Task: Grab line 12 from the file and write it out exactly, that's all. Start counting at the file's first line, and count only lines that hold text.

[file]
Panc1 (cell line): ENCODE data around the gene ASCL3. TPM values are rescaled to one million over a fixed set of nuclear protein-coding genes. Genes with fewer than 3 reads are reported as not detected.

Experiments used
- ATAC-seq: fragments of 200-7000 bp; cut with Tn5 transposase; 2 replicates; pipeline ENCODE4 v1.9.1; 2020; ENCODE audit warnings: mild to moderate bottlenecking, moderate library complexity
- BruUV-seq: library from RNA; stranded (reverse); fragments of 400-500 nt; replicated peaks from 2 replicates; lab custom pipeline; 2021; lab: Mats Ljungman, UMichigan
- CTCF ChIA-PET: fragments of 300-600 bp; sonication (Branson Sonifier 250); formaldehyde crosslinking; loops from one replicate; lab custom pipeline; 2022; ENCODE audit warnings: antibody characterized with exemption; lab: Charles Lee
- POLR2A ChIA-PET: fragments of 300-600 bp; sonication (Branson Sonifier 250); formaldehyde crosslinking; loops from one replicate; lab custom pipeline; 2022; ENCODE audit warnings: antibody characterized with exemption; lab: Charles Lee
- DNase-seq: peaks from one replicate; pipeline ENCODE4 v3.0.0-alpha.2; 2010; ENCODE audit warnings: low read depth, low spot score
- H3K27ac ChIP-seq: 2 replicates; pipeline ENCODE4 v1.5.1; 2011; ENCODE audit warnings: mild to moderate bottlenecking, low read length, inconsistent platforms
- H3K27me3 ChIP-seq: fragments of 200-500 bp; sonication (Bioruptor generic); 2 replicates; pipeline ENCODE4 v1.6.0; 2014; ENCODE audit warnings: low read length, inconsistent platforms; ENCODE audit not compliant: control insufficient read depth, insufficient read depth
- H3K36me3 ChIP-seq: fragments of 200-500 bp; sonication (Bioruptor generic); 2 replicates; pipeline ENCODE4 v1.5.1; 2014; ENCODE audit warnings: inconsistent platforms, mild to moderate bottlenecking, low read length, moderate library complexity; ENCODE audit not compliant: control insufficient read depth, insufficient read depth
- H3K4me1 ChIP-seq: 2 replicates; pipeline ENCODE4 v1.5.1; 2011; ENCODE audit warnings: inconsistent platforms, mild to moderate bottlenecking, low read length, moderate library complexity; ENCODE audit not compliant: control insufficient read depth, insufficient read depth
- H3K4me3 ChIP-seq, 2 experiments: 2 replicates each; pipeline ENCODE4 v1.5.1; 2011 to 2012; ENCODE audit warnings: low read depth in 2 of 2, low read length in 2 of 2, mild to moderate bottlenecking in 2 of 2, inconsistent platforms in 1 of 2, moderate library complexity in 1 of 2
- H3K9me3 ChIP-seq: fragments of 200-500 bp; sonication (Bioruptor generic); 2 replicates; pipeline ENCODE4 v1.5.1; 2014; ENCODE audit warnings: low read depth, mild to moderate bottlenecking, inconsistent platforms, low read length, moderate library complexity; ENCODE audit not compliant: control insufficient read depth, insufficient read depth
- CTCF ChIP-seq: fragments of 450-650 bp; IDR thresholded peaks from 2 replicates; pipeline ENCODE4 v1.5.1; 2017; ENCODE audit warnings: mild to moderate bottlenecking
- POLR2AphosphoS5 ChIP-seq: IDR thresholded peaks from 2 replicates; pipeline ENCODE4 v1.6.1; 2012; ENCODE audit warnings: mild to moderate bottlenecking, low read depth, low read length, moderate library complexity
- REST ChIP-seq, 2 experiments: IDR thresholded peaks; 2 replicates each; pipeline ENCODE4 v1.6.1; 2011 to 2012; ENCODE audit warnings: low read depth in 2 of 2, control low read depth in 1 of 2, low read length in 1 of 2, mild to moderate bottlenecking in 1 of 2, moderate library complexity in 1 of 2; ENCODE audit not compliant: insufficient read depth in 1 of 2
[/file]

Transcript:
- H3K4me3 ChIP-seq, 2 experiments: 2 replicates each; pipeline ENCODE4 v1.5.1; 2011 to 2012; ENCODE audit warnings: low read depth in 2 of 2, low read length in 2 of 2, mild to moderate bottlenecking in 2 of 2, inconsistent platforms in 1 of 2, moderate library complexity in 1 of 2